- Only 59% ‘never’ tailgate
- Slow vehicles in front and ‘running late’ are the leading causes
- Little empathy for those being tailgated
- Poor knowledge levels must be addressed by education efforts
RoadSafetyUAE and QIC Insured release the findings of their most recent YouGov research study, shedding light on tailgating, being one of the most dangerous behaviors behind the wheel and always among the top 5 killers on UAE’s road, according to official data sources.
Tailgating is one of the most impolite, irresponsible and reckless behaviors we can observe on our roads pretty much every time we hit the roads. It is vital to understand the reasons for tailgating, to enable the concerned stakeholders to develop truly meaningful improvement initiatives.
Thomas Edelmann, Managing Director of RoadSafetyUAE summarizes the key findings: “The majority of UAE motorists recognize the dangers of tailgating, however only 59% ‘never’ tailgate! Tailgaters blame slower vehicles in front of their own ‘running late’ for their offensive behavior. There is little empathy for the ones getting tailgated, despite the fact, that tailgaters are well aware of the stress and distraction they cause. Most of those being tailgated just want to move out of the way and they admit getting nervous by tailgating.”
A whopping 43% of motorists state not to know the official safety distance, despite the fact that we all learned this at driving school! When asked for the recommended safety distance at 100 km/h (correct is 2 seconds or 56m), only 24% know the right distance! Almost as many, namely 22% believe that a mere ‘1 car length’ is the recommended distance! UAE motorists, however, see education as the main opportunity to improve the behavior, followed by more police presence and enforcement, as well as by in-vehicle technology and higher fines.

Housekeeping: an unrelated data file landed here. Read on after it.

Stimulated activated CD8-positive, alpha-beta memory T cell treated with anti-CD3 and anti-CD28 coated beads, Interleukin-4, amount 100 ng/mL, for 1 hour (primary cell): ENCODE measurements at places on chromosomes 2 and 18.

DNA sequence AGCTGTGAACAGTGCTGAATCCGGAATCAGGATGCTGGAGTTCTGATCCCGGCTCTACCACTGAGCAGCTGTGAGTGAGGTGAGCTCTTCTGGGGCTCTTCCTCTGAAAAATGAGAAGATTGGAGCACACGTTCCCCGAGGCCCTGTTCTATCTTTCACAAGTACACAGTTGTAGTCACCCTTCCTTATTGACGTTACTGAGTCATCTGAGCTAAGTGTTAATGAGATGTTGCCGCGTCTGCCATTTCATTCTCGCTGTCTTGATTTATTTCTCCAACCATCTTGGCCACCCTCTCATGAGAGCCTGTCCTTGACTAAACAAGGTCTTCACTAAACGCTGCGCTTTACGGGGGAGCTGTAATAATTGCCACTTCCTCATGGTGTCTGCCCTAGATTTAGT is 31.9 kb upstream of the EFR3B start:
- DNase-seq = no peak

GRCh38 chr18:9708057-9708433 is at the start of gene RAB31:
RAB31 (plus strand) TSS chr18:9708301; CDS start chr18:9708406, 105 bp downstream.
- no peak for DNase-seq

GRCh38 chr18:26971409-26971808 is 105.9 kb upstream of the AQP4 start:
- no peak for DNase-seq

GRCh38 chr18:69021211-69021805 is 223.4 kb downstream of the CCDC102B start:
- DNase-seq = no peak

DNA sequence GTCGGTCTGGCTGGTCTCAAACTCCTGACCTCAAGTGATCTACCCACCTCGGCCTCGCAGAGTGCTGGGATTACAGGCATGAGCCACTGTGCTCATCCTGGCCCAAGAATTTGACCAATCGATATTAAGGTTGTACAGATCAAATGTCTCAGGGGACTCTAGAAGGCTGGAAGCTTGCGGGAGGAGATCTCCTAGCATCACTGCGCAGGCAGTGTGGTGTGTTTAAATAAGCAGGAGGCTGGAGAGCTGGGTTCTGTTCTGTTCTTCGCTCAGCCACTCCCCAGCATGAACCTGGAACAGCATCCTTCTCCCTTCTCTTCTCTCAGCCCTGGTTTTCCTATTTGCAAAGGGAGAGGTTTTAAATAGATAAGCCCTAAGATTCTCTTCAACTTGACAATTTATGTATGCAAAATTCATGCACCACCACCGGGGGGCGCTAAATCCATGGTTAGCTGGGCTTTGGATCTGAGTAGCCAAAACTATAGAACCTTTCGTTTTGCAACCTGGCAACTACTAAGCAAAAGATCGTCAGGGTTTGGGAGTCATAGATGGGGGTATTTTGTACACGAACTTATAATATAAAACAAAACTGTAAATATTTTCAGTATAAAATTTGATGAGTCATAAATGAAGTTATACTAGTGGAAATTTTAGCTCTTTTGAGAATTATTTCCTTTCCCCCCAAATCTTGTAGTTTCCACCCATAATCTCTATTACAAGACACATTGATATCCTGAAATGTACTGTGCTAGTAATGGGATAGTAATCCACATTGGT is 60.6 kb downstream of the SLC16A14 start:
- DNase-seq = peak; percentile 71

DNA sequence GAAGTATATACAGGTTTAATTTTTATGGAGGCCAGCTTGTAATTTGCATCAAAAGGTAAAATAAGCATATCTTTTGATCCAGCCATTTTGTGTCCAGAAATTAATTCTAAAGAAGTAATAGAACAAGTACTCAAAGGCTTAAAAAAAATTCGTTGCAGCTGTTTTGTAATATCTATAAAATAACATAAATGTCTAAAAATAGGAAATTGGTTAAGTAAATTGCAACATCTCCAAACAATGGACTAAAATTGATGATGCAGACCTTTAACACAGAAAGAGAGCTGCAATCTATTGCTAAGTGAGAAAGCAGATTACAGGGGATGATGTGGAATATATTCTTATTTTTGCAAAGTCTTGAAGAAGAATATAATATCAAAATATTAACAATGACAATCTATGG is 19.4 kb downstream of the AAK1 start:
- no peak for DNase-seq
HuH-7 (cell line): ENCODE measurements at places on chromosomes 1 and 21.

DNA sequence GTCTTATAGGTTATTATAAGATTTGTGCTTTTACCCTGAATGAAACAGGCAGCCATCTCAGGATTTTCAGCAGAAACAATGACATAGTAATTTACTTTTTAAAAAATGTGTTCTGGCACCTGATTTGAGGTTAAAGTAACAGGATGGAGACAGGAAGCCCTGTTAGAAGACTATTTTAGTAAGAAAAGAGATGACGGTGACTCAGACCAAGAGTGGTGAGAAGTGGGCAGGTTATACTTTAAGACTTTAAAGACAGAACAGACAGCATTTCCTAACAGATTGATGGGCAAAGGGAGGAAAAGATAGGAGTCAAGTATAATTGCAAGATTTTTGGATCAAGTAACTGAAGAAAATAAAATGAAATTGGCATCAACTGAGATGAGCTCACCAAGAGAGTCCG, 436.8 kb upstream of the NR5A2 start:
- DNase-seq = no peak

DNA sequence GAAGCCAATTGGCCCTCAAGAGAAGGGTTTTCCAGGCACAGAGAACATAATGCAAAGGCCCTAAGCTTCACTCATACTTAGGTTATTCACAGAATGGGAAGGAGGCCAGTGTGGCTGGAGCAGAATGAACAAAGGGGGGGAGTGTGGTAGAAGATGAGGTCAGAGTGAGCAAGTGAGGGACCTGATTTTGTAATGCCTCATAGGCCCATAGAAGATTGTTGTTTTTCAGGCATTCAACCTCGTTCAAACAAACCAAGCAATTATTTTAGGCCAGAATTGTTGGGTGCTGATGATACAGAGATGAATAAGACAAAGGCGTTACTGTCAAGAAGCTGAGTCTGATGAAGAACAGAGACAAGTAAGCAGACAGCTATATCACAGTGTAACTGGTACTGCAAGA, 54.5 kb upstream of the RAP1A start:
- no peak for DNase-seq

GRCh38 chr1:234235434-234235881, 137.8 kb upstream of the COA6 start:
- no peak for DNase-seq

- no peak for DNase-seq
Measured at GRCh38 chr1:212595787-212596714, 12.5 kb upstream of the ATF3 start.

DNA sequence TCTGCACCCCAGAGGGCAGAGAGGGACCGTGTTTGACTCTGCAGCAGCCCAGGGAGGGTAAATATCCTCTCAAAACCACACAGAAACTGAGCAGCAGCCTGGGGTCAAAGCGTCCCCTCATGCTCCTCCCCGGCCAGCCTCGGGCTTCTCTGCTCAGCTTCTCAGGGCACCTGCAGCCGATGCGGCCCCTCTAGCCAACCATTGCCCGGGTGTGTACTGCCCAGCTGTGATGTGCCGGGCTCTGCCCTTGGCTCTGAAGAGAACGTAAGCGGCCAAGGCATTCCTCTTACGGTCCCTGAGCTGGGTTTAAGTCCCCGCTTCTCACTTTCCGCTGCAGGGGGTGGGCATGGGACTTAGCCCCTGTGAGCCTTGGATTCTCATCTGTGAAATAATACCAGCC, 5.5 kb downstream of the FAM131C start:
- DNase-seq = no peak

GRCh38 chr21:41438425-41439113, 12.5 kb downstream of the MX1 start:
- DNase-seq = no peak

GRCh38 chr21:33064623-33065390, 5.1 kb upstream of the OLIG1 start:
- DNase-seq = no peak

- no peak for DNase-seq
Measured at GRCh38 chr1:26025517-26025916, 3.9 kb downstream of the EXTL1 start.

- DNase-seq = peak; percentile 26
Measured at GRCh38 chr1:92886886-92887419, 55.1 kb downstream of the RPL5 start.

As seen in previous behaviour studies conducted by RoadSafetyUAE and QIC Insured, once again the segment of the young drivers scores worst: they tailgate others more, their ‘running late’ results in more tailgating, they have less empathy with the ones they tailgate and they show the least willing to get out of the way when they get tailgated themselves, all in comparison to the average. Once again it can be stated, that the older the motorists get, the more experienced and ‘wiser’ they become. Education efforts must aim at the young drivers once more.
The study was commissioned by QIC Insured and RoadSafetyUAE and was conducted by YouGov between August 21-28, 2017 with a representative sample of 1,010 UAE residents.
Summary of the key findings:
|81% … State: ‘Tailgating is dangerous!’||33% … I tailgate because of slow vehicles in front|
|59% … ‘Never’ tailgate||23% … I tailgate because of ‘I am running late’|
|10% … I tailgate because they get tailgated|
32% … I tailgate and it causes other motorists to be stressed & distracted
27% … I tailgate and it does NOT cause the ones being tailgated to be stressed & distracted
12% … I tailgate and it causes aggressive driving of the ones being tailgated
11% … I tailgate and I don’t care about how the ones being tailgated feel
Reactions Being Tailgated:
36% … Of motorists who get tailgated just want to move out of the way of tailgaters
25% … Of motorists who get tailgated get nervous by it
9% … Of motorists who get tailgated don’t mind it
Knowledge about Safety Distance:
43% … Don’t know the official safety distance
24% … Know the recommended safety distance at 100 km/h in good weather (2 Seconds or 56m)
22% … Think ‘1 car length’ is the sufficient safety distance at 100 km/h in good weather
55% … Situation can be improved by educating motorists
48% … Situation can be improved by more police presence and radar installations
42% … Situation can be improved by in-vehicle technology
39% … Situation can be improved by higher fines
Details of the survey can be found on www.RoadSafetyUAE.com/statistics in the ‘Featured Research’ section.